3. Get Your Name Out There
If you want potential clients to consider your business, they have to know it exists! Advertising will spread the word that you’re ready to provide a quality service. Before you spend thousands of dollars launching every type of ad campaign you can think of, you’ll want to consider your target market.
- Where is your ideal client most likely to see and pay attention to ads?
- How can you format those ads to communicate what they need?
- Which methods of advertising are most beneficial but also cost-effective?
If your service is intended primarily for university students, consider online ads that they’ll see when they use their laptops, cell phones, and tablets. If your ideal first client is a senior citizen, however, you might invest more heavily in print ads for the local newspaper instead.
Remember: Advertising in the wrong place isn’t worth your money!
4. Focus on the Goal
Now that you can recognize your ideal client, you know where to concentrate most of your energy. Continue advertising to a broad audience, but focus your attention on inquirers who stand out as serious prospects, rather than those who don’t seem ready to commit to a contract.
If you have a potential first client on the line who might just need a little incentive to sign that contract, you can consider this option:
- Offer them your best service package at a discounted rate. You want to give them a good deal, but don’t under-value yourself by doing it for free. In exchange, ask them to provide you with a testimonial at the end of the contract if they are happy with your work.
- Tell the client that you won’t charge them if they are unsatisfied with your service at the end of that first contract.
- Provide the client with the very best service you’re capable of. Prove that your business is worth returning to in the future.
- Honor your deal. If that first client is genuinely dissatisfied, let them walk away without paying. If they’re happy, accept payment at your discounted price as promised and ask them to honor their side of the agreement by providing you with a testimonial you can now use with future potential clients.
Giving your first client a deal like this is beneficial to both parties. It’s a “win-win” situation for the client because they either receive a service they need at an amazing price, or they walk away with no strings attached. At the same time, you get the opportunity to prove yourself and you still get paid to do so, even if it’s at a discounted rate. You’ll also increase your chances that this first client will spread the word about your services to friends, colleagues, and family.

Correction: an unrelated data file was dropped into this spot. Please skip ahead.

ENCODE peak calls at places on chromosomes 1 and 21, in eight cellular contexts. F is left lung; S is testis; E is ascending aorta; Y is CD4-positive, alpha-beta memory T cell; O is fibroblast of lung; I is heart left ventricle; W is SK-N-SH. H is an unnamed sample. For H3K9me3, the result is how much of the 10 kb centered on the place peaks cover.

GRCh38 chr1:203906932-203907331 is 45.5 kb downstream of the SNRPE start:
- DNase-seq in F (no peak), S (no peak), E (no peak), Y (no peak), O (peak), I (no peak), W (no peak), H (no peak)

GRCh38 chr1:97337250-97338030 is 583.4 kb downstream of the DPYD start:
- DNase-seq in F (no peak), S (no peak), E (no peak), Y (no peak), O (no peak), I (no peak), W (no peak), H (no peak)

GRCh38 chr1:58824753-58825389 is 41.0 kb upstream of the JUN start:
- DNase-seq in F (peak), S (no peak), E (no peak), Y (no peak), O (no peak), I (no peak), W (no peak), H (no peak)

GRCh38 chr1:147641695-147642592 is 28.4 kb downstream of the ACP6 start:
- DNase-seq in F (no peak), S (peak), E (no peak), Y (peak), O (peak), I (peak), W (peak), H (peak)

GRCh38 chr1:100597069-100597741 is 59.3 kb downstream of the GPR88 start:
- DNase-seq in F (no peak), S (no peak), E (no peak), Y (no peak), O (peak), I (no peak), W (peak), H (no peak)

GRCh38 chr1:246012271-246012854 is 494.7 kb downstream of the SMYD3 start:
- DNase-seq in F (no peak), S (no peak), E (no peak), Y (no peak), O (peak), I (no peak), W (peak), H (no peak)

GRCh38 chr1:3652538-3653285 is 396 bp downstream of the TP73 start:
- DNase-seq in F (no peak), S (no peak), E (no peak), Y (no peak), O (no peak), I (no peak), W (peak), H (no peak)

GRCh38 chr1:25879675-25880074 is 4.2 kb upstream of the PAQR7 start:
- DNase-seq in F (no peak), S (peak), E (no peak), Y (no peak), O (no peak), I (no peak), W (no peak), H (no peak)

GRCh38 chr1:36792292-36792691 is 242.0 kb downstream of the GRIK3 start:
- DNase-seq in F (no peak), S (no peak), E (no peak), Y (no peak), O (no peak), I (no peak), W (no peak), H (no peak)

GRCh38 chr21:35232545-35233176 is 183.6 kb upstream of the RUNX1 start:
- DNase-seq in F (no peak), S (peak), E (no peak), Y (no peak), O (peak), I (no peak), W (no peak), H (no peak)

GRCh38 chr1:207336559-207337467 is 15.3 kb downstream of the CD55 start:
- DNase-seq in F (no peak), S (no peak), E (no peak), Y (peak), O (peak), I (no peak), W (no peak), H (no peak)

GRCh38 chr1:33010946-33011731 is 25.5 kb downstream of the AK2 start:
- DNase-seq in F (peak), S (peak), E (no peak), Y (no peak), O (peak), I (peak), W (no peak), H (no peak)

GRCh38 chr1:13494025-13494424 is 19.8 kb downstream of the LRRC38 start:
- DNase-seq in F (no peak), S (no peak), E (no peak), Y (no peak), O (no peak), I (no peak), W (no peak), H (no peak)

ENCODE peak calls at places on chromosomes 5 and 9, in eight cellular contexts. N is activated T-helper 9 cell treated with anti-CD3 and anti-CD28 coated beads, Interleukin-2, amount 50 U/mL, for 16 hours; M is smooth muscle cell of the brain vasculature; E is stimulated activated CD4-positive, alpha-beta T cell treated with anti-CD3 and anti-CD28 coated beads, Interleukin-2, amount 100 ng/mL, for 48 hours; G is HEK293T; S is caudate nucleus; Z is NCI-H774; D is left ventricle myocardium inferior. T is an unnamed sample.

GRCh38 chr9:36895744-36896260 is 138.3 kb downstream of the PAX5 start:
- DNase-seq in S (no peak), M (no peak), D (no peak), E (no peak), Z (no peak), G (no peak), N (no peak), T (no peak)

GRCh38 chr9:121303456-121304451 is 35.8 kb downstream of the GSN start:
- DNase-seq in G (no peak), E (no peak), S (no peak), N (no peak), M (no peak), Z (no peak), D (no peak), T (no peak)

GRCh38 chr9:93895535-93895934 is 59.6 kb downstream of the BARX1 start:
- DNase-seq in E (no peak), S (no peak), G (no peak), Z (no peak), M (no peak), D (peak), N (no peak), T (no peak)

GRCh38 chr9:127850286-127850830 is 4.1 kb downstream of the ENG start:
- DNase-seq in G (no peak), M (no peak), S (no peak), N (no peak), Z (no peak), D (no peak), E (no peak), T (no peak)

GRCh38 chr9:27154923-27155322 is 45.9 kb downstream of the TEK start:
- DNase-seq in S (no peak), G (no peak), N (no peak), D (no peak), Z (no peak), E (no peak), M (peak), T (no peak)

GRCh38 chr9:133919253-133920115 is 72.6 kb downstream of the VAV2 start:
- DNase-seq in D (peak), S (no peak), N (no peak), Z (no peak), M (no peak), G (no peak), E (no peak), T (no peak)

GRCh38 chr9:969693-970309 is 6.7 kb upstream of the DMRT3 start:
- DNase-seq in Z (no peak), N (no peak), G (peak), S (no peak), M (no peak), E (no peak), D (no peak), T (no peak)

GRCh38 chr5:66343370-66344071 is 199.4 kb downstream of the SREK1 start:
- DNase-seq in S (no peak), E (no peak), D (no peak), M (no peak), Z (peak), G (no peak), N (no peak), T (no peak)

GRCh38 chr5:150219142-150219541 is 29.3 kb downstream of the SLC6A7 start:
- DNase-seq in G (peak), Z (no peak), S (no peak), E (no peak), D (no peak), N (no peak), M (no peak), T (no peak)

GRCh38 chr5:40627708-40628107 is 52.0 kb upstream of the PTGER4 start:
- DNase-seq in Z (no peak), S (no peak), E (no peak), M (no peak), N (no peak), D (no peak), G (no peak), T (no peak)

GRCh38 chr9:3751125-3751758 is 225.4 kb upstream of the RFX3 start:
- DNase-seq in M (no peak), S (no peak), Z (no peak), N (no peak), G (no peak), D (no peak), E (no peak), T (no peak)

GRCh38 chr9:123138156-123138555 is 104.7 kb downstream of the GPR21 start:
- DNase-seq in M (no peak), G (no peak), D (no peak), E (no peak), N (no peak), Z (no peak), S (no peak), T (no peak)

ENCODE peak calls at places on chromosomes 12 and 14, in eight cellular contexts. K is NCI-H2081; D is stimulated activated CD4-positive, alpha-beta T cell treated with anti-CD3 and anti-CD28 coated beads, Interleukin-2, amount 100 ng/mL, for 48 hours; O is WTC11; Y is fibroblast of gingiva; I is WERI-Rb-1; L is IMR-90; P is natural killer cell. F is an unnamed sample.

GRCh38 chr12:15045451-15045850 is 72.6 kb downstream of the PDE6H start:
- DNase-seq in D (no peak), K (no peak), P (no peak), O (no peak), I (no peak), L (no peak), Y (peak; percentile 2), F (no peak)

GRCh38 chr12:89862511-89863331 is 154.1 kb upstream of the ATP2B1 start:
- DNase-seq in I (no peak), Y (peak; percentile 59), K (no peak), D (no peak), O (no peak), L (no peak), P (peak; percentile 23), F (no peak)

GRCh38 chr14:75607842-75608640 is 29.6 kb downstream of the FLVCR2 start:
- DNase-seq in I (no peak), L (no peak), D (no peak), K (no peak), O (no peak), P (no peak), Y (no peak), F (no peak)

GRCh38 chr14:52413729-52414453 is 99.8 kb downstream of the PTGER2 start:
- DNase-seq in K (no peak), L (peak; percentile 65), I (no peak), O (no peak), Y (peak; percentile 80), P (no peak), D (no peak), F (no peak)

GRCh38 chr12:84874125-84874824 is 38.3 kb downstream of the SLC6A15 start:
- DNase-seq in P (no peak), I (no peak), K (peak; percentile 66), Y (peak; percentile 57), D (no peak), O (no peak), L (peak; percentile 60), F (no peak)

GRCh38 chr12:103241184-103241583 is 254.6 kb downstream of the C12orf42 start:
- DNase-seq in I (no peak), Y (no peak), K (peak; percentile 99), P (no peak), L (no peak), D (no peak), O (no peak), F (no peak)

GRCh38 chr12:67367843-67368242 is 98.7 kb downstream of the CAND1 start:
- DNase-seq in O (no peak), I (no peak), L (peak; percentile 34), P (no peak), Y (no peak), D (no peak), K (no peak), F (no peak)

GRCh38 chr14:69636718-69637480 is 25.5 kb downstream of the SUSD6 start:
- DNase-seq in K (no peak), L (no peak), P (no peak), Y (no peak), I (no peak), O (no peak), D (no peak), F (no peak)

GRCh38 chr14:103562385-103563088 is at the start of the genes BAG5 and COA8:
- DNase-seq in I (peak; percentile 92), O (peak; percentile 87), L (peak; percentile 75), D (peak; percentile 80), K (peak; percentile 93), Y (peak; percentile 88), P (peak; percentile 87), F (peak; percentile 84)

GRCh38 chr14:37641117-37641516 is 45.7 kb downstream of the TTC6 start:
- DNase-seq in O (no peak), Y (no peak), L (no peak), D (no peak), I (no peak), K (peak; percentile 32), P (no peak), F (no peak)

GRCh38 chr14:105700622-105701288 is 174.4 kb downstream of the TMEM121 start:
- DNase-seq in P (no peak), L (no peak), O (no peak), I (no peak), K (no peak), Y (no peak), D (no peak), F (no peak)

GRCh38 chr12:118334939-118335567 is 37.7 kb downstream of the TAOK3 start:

5. Build Your Client Base
Knowing when to offer deals and where to focus your energy is a skill that you’ll continue using after you’ve secured your first client. You’ll dedicate energy and effort to all of your contracts, but you can benefit from offering incentives like new client deals and referral discounts to expand your client base.
When working on expanding your client base, keep in mind:
- Don’t neglect repeat contracts in favor of new ones. Providing your best service to the clients you already have is what builds the reputation and credibility of your business.
- Quality is especially important if a new client approaches you based on a positive referral. Bad service will reflect poorly on both you and the client that referred you. You’ll risk losing both the new client and the one who gave the recommendation.
The key to building your client base effectively is to strike a good balance between investing energy in attracting new clients and providing your current ones with the service they deserve.
Keep Your Eye on the Prize
Getting and keeping your first client is a challenge no matter what industry you work in. New business owners can maximize their chances of success by identifying their ideal client and adjusting their marketing tactics, advertising techniques, and promotional offers from there.
Knowing where and how to focus your energy will reduce stress in the weeks following your grand opening so you can concentrate on providing quality service.
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QC Event School offers online courses that guide students through the process of becoming certified professional event and wedding planners. Each QC student receives complete course texts, exemplary video tutorials, and a personal tutor who is also a professional planner. QC’s online courses involve hands-on assignments based on real-world scenarios that prepare students for their professional event planning careers.